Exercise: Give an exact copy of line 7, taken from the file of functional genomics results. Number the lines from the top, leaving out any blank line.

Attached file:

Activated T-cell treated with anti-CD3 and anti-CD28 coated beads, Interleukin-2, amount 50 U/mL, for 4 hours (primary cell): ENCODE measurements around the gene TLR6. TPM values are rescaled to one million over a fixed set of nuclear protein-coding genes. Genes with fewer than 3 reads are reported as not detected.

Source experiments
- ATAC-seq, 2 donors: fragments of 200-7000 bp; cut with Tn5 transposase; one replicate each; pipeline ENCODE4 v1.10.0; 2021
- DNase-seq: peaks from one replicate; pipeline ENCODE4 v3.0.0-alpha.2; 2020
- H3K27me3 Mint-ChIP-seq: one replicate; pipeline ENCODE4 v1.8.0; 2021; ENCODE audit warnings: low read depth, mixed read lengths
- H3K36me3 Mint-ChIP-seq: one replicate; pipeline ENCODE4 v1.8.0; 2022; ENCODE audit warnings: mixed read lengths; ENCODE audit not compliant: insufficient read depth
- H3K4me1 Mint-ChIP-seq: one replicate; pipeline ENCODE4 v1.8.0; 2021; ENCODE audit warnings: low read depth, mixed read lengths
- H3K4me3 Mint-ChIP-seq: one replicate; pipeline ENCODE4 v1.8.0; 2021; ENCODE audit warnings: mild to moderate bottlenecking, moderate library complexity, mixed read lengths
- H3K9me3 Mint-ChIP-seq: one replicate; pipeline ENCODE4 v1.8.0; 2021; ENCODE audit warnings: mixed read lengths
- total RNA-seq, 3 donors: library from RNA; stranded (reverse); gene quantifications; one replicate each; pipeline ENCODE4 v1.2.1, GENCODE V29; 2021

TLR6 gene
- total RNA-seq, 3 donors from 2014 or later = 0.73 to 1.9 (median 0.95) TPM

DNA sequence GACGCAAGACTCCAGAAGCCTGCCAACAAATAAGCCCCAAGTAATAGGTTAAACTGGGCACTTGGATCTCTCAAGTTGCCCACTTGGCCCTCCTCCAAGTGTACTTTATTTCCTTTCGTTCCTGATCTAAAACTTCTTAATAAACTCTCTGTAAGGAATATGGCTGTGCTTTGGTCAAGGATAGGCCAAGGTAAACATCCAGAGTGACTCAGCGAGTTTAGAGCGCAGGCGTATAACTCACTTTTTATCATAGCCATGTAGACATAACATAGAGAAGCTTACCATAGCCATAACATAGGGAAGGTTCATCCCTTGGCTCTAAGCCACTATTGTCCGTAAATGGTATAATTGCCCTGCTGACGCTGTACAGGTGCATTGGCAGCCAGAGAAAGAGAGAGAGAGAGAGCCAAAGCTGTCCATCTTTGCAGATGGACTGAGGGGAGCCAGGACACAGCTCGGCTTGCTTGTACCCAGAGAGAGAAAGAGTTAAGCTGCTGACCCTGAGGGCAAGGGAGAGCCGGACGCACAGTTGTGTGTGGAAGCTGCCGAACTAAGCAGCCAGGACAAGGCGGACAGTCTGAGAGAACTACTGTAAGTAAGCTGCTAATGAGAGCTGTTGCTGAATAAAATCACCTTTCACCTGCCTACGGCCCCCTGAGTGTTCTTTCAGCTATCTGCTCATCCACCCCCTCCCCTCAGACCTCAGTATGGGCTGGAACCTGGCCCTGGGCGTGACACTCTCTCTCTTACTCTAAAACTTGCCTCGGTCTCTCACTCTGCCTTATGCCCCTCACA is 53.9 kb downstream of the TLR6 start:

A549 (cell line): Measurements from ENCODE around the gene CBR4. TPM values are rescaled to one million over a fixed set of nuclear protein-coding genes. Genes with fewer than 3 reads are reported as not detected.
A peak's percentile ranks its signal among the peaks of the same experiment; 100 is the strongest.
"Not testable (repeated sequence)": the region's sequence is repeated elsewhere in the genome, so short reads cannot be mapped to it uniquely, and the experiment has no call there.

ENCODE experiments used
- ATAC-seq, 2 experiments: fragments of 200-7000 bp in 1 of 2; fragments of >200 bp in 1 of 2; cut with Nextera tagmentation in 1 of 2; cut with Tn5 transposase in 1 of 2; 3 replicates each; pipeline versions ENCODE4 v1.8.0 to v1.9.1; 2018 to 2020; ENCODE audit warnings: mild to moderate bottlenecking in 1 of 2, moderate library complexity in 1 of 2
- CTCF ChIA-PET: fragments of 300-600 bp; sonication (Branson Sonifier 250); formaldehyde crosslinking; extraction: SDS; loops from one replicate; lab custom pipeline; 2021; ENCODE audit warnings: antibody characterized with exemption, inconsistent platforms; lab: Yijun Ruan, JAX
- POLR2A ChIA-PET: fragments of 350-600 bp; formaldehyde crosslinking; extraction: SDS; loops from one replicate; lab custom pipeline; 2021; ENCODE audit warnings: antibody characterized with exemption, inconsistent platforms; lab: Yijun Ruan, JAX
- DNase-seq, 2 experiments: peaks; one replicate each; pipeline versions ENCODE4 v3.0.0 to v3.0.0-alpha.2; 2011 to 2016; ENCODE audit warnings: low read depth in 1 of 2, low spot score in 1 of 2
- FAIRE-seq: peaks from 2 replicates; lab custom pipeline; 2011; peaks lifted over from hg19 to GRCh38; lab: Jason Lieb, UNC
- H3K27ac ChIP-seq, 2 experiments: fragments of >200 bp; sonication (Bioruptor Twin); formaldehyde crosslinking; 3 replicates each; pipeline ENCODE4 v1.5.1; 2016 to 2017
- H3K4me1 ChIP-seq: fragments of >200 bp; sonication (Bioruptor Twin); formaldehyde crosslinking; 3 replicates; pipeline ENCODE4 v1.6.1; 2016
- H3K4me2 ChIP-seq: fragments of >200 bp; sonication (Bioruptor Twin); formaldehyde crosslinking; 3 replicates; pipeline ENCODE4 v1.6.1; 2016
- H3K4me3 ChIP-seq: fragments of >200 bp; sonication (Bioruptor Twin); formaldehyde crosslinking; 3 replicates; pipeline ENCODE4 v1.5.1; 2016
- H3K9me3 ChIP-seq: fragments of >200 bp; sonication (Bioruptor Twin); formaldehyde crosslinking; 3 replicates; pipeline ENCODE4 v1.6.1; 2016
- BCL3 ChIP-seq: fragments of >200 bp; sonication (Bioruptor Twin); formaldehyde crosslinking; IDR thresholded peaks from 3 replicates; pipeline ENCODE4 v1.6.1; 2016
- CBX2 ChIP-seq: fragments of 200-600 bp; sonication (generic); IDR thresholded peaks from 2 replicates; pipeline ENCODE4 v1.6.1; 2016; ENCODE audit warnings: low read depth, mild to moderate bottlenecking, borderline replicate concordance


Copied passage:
- H3K4me1 Mint-ChIP-seq: one replicate; pipeline ENCODE4 v1.8.0; 2021; ENCODE audit warnings: low read depth, mixed read lengths